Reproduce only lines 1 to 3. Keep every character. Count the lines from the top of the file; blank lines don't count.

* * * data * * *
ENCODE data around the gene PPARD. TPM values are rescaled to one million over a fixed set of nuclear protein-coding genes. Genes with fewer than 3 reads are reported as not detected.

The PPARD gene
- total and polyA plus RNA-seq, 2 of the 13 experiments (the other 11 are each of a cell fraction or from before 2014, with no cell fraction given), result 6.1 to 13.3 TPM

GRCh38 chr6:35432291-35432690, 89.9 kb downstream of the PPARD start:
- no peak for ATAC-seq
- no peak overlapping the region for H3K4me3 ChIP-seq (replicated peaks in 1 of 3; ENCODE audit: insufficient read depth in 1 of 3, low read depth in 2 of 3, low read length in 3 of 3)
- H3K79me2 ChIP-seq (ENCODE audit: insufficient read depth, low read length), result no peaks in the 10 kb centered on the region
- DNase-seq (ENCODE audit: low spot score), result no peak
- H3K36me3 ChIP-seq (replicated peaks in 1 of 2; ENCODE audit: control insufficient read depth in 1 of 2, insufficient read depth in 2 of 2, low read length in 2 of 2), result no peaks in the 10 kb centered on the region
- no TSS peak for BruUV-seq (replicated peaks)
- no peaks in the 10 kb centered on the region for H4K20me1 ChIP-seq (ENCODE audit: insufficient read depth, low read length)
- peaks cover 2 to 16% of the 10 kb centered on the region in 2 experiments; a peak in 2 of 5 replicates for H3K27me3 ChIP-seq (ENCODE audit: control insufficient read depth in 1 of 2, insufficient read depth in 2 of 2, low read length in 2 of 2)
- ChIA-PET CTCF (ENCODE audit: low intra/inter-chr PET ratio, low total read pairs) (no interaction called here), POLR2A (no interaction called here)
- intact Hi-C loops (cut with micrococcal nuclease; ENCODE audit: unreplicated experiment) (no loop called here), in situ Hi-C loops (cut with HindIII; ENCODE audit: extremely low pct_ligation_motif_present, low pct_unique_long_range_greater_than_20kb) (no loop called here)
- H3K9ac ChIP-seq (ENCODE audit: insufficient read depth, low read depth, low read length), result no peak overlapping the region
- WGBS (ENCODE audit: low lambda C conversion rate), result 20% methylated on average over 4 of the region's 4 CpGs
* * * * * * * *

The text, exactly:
ENCODE data around the gene PPARD. TPM values are rescaled to one million over a fixed set of nuclear protein-coding genes. Genes with fewer than 3 reads are reported as not detected.

The PPARD gene
- total and polyA plus RNA-seq, 2 of the 13 experiments (the other 11 are each of a cell fraction or from before 2014, with no cell fraction given), result 6.1 to 13.3 TPM